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Maybe Summer Bucket Lists Don't Matter

Photograph by Getty Images

Here in Arkansas, we are in the final stretch of summer vacation. Just three more weeks until school starts, and quiet afternoons while the toddler naps are in sight. But it’s not just relief that is settling in. The end of summer guilt has reared its ugly head. Again.

Before my now fourth-grader started school, summers weren’t much different than the rest of the year. Hotter, perhaps, but we trudged along like every other day. Cartoons and snacks and trips to the park consumed our hours, and everyone was content. But since he’s started school, I've felt like I needed to create a summer out of the movies — full of water slides and popsicles, hot dogs roasted over a fire and trips to amusement parks. And for the most part, I’ve done okay.

Until I had another baby.

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For the second year in a row, the summer has flown by. And for the second year in a row, our summer has been void of amusement parks and hot dog roasts, camp outs and movie matinees. Instead it’s a cycle of dirty diapers and naptimes, tantrums at the grocery store and melty ice cream cones. Life with a toddler is a whirlwind, and ain’t nobody got time to plan a trip to Disney.

I love both my kids. I love our imperfect, sometimes chaotic, days at home. So why do I feel so guilty?

I have come to the conclusion that social media is changing the way we view our lives — and not ALWAYS for the better. Do you know how many Summer Bucket Lists I’ve seen pinned? How many whimsical projects and outings, “Take a Vacation in Your Own Hometown!” articles I’ve followed from Facebook, hoping to maybe absorb some of that magic?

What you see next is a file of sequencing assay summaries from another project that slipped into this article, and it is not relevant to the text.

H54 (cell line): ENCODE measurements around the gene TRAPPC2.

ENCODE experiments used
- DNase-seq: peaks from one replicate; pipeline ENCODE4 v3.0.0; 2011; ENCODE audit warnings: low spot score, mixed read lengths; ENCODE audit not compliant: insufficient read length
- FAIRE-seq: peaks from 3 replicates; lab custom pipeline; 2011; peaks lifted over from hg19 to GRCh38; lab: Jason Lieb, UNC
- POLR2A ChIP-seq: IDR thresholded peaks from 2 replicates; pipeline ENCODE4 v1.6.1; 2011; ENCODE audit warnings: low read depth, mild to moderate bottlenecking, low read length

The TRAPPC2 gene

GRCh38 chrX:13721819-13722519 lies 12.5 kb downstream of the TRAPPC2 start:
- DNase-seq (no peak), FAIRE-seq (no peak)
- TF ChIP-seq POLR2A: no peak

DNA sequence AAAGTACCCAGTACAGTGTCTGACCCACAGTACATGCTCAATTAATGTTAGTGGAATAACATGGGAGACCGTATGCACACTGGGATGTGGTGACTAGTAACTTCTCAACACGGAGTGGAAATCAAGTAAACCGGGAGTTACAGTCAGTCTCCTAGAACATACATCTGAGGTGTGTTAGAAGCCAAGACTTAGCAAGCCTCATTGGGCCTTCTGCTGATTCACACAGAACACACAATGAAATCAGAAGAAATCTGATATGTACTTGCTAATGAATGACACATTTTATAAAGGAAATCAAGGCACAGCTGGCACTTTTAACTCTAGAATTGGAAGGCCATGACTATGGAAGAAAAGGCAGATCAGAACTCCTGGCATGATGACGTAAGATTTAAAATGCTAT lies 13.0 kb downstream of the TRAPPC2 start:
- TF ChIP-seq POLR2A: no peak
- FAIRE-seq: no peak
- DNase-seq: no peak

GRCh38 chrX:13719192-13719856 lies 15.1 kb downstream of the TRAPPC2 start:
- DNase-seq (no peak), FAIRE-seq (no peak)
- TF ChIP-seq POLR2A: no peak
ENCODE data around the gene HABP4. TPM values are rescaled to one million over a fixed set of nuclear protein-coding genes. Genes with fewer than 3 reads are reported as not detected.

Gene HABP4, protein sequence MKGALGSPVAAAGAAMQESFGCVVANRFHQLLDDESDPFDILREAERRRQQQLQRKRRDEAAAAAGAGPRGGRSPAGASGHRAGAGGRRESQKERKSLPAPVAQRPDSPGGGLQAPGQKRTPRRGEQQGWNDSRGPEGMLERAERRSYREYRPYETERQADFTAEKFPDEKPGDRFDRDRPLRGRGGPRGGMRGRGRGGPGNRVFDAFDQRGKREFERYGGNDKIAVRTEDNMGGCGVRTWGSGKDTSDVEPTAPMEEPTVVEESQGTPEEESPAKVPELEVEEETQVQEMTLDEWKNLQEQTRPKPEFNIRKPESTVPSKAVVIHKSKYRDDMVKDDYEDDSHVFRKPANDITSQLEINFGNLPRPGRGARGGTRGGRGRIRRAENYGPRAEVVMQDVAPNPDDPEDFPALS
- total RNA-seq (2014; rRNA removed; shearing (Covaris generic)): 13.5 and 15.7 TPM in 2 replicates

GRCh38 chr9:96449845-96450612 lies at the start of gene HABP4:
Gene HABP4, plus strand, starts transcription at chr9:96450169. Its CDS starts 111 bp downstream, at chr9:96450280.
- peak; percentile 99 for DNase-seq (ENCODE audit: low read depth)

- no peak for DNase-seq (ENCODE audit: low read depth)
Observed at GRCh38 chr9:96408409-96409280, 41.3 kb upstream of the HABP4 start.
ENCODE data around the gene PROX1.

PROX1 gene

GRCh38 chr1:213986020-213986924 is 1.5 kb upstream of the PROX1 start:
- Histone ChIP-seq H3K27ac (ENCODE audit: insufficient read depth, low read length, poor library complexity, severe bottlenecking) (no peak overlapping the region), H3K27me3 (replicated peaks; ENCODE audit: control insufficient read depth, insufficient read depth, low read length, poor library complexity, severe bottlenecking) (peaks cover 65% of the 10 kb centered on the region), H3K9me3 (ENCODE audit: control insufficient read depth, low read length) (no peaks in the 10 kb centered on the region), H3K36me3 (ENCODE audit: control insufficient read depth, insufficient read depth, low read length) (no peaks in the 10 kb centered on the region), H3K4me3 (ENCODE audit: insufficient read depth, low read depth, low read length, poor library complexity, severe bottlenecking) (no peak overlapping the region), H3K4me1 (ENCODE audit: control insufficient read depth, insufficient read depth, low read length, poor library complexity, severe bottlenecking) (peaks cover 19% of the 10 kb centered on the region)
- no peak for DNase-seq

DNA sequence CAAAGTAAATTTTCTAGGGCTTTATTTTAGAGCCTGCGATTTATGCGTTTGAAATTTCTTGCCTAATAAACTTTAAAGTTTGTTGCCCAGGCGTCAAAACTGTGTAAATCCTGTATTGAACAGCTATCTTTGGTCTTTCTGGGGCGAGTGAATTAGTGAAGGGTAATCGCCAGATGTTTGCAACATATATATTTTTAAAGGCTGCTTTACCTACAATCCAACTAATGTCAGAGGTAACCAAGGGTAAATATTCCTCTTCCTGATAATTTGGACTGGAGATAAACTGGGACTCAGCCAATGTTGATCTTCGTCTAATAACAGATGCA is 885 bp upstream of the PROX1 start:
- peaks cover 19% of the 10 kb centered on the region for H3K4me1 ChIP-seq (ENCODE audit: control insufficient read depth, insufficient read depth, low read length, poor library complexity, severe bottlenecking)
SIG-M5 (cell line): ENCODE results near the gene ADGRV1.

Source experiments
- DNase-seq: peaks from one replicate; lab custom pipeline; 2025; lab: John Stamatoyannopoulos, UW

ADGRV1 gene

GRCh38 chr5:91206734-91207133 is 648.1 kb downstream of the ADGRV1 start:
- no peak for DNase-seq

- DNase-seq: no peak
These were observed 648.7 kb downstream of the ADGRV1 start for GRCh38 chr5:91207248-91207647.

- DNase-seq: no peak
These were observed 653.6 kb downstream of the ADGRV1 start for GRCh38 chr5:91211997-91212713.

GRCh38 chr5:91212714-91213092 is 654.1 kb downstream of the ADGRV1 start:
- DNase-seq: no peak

But here’s the thing I really wonder: Do the kids even really care?

Friends, it’s just not happening. I can hardly get my toddler through the grocery store right now, let alone drag her through a cross-town scavenger hunt that I’ve meticulously planned. Recently I saw a blog post on how to create these really fun water blobs, where you seal all this water in these big plastic sheets and the kiddos bounce on them for HOURS!

And then I read the instructions and realized that I would probably spend more time putting them together than the kids would be playing on them. No. Just ... no. No water blobs for my kids. I think I’ll just turn them loose with the garden hose and call it a day.

After the kids went to bed the other night, I sat up on the couch, mentally going over everything we’ve done this summer.

It’s a short list.

Frozen yogurt, walks in the park, the occasional play date or trip to the library ... a pretzel at the mall? That about covers it. And once again, I feel guilty.

Bucket List Blues? I’ve got them. But here’s the thing I really wonder: Do the kids even really care?

When I look back on summers from my childhood, I spent most of the day entertaining myself. Grand vacations weren’t planned. There were no “water blobs” or “scavenger hunts” or “spending a day being a tourist in your own city.” I just went outside and played. Read books. Invited a friend over. And for the love of Pete, I stayed out of my mom’s hair.

Is it possible that it’s us adults who are making things so complicated? Are we trying to give our kids the life we never had, or show the other moms that we have it figured out? I think sometimes it’s a little bit of both.

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Thinking about summers from my childhood, it was the bike rides in the cul-de-sac, sleepovers at a friend’s house and water gun fights at dusk that made my summer. Not some crazy project that took my mom half the day to plan.

I’m not hating on the “fun moms.” There’s nothing wrong with making water blobs, if that’s what floats your boat. But if not, that’s cool too.

It’s not my thing either.

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